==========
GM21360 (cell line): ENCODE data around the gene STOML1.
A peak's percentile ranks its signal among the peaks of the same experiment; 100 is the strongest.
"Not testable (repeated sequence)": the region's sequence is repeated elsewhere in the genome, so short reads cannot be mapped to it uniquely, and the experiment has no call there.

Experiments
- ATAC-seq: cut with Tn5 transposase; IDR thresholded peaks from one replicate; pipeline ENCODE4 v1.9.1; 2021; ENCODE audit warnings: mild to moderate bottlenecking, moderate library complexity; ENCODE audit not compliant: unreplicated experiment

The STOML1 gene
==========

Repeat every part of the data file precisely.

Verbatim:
GM21360 (cell line): ENCODE data around the gene STOML1.
A peak's percentile ranks its signal among the peaks of the same experiment; 100 is the strongest.
"Not testable (repeated sequence)": the region's sequence is repeated elsewhere in the genome, so short reads cannot be mapped to it uniquely, and the experiment has no call there.

Experiments
- ATAC-seq: cut with Tn5 transposase; IDR thresholded peaks from one replicate; pipeline ENCODE4 v1.9.1; 2021; ENCODE audit warnings: mild to moderate bottlenecking, moderate library complexity; ENCODE audit not compliant: unreplicated experiment

The STOML1 gene